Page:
Although the Christ Church team was unable to travel, their duffle bags full of supplies are packed and ready to go for next year, and in the meantime, they are hosting a “Packathon” through Future Forward for Haiti and Feed the Hunger, to pack meals to be sent down to the Light and Peace School in St. Louis d'Ayiti. They are looking for 400 volunteers to come pack meals in an assembly line fashion, as well as for donations to help cover the cost of the food and shipping to Haiti.

The packing sessions are open to all and will be held at Christ Church (149 Asbury Street) in South Hamilton on Friday, Oct. 25 from 6:30 to 8:30 p.m., or Saturday, Oct. 26, 9-11 a.m., 12-2 p.m. or 3-5 p.m. Skinner said that work like this is important for everyone to be doing, and this partnership with a community in Haiti gives her a way to make a difference, however small.

“There’s a global hunger issue and this is a way we can locally put hands on it and help in a small way rather than throwing our hands up and saying there’s nothing we can do,” Skinner said. “If we can make a difference, then I feel like we’re walking in the feet of Christ.  That’s what we’re supposed to do, you know? That’s what the church is about.”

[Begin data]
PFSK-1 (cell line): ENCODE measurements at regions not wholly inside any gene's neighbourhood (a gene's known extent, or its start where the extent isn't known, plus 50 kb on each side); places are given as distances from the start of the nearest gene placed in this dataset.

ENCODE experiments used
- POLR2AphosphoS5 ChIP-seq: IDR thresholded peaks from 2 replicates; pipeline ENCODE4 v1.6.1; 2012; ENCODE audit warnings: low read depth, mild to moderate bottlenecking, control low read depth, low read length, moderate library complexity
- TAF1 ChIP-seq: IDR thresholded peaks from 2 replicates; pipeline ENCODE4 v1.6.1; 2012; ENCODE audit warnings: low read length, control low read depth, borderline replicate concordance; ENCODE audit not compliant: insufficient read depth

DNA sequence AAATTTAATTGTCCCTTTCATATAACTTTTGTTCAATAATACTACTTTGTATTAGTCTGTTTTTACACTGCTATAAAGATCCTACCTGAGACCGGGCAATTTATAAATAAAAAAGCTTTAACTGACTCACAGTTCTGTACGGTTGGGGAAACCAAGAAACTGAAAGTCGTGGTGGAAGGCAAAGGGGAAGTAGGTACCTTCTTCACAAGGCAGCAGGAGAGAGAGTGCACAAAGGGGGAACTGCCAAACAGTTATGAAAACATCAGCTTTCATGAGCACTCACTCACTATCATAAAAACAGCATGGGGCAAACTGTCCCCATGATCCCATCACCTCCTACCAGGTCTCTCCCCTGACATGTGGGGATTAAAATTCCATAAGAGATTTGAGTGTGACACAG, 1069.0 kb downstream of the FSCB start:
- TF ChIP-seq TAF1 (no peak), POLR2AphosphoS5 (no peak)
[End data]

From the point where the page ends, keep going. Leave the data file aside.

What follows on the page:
--Bridget K. Wood

To register for the North Shore Packathon click here.

To get connected to others in the diocese with Haitian mission partners, or for information about beginning a partnership, contact the Rev. Holly Hartman at hhartman@diomass.org.

Congregations and communities in the Diocese of Massachusetts involved in Haiti mission relationships include:

  • Christ Church, Andover
  • St. Paul's Church, Bedford
  • All Saints Church, Belmont
  • St. Dunstan's Church, Dover
  • Society of St. Margaret, Duxbury
  • Christ Church of Hamilton and Wenham
  • St. Michael's Church, Marblehead
  • St. Paul's Church, Natick
  • Christ Church, Needham
  • St. Mark's Church, Westford
  • Parish of the Epiphany, Winchester